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Where to See Cherry Blossoms in the Bay Area This Spring

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Sakura blossoms from the SF Japantown during the Cherry Blossom Festival. (afimages/Getty Images)

In Japan, sakura — cherry blossoms — have been celebrated for more than a thousand years. And hanami, or flower-viewing celebrations, date back to the 9th century in Japan and were made popular among the aristocracy.

Today, the arrival of cherry blossoms is celebrated not only in Japan but worldwide, including in U.S. cities like Washington, D.C. and San Francisco.

“It marks not just the coming of spring, but also the start of something new,” said Yuki Nishimura, co-chair of the Northern California Cherry Blossom Festival (NCCBF) — a volunteer-run annual event in San Francisco’s Japantown taking place on April 13–14 and April 20–21.

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What to know about the Northern California Cherry Blossom Festival

The NCCBF is the largest festival of its kind on the West Coast, and organizers say that since 1968, it’s served as a way to celebrate the alliance between Japan and the U.S. “This festival is also our way of really celebrating and reclaiming our cultural identity,” Nishimura said.

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Throughout those two weekends in April, there will be cultural performances taking place on the Peace Plaza stage and across Japantown, as well as arts and craft vendors, nonprofit food booths and a children’s area offering games and activities. The Cherry Blossom Festival’s grand parade will close out the festival on Sunday, April 21.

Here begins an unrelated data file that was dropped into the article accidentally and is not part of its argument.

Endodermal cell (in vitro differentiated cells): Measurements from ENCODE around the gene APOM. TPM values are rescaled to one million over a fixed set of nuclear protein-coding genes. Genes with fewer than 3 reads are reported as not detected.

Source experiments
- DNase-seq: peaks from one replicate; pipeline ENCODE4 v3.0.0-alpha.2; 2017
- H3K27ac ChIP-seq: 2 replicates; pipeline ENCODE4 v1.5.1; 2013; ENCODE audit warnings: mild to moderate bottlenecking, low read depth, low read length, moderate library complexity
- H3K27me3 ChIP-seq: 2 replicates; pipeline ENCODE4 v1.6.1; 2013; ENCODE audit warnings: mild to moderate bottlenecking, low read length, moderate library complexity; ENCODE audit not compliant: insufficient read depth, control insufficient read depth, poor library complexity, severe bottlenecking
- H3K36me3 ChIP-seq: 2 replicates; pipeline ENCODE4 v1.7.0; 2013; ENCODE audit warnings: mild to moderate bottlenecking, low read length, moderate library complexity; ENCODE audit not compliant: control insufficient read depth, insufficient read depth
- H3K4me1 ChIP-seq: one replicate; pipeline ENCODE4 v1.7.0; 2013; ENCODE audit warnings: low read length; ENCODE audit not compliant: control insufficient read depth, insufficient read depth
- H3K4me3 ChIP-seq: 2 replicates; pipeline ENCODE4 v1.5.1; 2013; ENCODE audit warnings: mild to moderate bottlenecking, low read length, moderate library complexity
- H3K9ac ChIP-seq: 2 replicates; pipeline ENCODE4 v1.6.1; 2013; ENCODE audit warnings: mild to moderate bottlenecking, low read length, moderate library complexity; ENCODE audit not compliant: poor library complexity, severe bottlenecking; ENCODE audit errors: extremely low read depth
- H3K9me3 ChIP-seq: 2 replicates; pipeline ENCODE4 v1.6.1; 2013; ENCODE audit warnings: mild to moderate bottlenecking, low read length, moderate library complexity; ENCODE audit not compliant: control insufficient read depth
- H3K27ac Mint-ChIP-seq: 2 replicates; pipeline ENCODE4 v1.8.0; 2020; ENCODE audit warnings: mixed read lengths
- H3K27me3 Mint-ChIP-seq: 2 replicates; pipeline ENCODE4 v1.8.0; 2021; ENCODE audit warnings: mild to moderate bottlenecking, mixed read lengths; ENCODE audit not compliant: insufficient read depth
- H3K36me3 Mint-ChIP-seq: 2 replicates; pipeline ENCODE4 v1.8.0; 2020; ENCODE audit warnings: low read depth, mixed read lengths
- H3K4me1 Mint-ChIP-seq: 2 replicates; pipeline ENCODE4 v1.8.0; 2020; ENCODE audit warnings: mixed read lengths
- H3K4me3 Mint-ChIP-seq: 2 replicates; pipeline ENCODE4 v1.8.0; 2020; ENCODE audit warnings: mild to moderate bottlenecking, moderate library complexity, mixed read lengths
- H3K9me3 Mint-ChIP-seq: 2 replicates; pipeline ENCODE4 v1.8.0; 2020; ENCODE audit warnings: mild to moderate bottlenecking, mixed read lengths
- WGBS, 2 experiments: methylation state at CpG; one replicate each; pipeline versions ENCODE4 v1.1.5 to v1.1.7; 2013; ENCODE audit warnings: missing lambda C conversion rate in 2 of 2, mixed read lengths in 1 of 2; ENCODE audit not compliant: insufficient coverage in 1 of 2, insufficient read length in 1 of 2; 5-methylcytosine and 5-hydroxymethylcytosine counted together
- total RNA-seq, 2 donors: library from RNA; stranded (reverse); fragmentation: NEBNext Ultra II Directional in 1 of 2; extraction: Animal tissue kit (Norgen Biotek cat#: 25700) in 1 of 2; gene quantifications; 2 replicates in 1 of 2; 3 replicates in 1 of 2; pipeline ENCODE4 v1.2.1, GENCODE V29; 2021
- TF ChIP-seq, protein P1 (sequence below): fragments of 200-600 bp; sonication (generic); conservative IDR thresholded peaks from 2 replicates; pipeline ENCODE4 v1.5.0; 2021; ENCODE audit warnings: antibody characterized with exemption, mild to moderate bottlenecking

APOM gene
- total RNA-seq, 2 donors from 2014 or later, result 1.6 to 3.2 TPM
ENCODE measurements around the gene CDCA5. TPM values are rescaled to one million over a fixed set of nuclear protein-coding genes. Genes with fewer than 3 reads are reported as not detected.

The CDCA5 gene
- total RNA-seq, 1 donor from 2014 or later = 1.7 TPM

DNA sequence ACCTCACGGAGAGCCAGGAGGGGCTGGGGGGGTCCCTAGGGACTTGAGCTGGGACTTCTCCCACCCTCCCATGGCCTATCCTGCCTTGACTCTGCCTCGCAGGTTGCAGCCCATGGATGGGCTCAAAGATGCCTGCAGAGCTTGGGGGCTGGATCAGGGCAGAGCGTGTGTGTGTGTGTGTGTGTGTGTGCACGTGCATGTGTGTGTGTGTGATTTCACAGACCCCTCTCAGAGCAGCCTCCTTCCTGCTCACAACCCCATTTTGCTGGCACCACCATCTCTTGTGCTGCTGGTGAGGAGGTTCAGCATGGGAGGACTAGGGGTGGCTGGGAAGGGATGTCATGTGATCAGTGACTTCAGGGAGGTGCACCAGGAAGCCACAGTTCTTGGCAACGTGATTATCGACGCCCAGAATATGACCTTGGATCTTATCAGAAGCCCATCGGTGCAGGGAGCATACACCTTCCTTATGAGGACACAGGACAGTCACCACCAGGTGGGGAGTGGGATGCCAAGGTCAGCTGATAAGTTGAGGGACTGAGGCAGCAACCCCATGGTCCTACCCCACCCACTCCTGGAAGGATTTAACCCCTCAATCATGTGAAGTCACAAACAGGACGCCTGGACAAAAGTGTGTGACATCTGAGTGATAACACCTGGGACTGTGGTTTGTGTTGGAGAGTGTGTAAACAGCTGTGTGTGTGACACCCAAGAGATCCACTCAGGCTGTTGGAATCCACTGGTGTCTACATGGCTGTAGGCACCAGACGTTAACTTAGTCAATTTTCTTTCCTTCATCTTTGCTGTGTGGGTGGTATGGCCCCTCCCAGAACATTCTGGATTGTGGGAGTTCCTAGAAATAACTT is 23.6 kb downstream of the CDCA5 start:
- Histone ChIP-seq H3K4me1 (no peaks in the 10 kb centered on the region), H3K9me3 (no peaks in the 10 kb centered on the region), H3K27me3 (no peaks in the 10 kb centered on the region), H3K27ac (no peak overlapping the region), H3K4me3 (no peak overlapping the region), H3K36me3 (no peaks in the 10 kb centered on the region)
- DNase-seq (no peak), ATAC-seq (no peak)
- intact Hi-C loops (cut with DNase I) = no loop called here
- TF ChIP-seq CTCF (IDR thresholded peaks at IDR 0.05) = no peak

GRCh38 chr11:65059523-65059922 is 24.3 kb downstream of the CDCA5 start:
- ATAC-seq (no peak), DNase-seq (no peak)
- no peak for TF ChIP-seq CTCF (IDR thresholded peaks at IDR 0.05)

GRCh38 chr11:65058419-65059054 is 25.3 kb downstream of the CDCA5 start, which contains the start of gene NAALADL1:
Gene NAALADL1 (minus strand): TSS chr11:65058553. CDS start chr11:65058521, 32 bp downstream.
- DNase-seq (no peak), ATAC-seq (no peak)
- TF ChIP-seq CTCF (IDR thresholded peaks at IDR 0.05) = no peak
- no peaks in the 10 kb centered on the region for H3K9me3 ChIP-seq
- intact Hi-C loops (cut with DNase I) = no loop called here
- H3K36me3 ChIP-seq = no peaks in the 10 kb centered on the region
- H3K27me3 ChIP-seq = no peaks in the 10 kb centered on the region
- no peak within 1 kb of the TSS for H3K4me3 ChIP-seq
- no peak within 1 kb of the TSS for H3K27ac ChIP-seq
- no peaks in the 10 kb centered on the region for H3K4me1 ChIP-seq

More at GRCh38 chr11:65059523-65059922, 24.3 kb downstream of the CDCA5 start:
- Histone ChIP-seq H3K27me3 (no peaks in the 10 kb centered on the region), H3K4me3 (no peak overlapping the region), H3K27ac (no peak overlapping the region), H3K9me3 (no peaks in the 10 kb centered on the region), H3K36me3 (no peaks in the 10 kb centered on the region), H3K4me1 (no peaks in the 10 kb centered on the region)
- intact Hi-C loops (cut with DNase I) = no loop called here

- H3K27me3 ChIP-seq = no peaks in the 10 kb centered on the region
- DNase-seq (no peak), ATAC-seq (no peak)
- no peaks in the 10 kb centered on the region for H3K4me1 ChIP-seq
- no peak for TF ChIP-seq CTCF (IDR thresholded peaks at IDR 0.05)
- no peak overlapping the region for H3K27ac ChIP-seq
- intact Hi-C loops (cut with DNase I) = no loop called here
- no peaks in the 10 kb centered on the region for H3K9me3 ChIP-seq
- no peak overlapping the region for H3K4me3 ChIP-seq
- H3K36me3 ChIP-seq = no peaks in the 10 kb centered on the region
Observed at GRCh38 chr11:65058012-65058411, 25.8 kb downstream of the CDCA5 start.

Nishimura encourages people to take public transportation, walk, bike, or take an Uber/taxi to the event, as parking spots around Japantown will be limited during those weekends. Volunteers for the festival are also welcome.

“It is all about community. It’s all about bringing people together,” Nishimura said. “Anybody can find a place here, and we welcome everybody to come out.”

Other places to see cherry blossoms in the Bay Area

Spring is the best time to admire the blushing pink flowers of cherry blossoms that adorn our streets and parks in the Bay Area.

As for timing, March and April are the best moments to go looking for cherry blossoms in the region, as they bloom for a limited time during these months.

Here are a few places you can spot cherry blossoms around the Bay Area:

San Francisco

South Bay

East Bay

North Bay:


How climate change has impacted cherry blossoms

If you’ve noticed cherry blossoms beginning to bloom earlier than usual, you’re not alone.

Springtime temperature plays a big role in how early trees bloom and “is consistent with the increased heat of climate change,” said Patrick Gonzalez, climate change scientist and forest ecologist at UC Berkeley.

Cherry trees blossom for a very short period, making the peak flowering stage a critical data point in understanding the physiological stage of the tree. It’s also the most well-documented data in phenology: The timing of life events in plants and animals.

Studies have shown that cherry blossoms in both Washington, D.C. and Kyoto, Japan, have been blooming earlier than in previous years due to climate change. With increased global temperatures, “cherry trees blooming in the center of Washington, D.C. could advance by up to a month by 2100,” Gonzalez said, referring to a study from 2011. And more than a thousand years of past data indicate that this will also be the case with peak blooms in Japan, Gonzalez said.

But why might earlier blooms become an issue? Gonzalez said that rising global temperatures could inadvertently cause a “phenology mismatch” between when a tree blooms and when pollinators like bees and butterflies mature.

While many of the cherry trees we see in the Bay Area are more ornamental and, therefore, may not be a cause of concern with earlier blooms, “the phenology mismatch is important ecologically for food crops, especially like almonds and cherries that we eat here [in California],” Gonzalez said.

KQED’s Janelle Hessig and Adrienne Lee contributed to this story.

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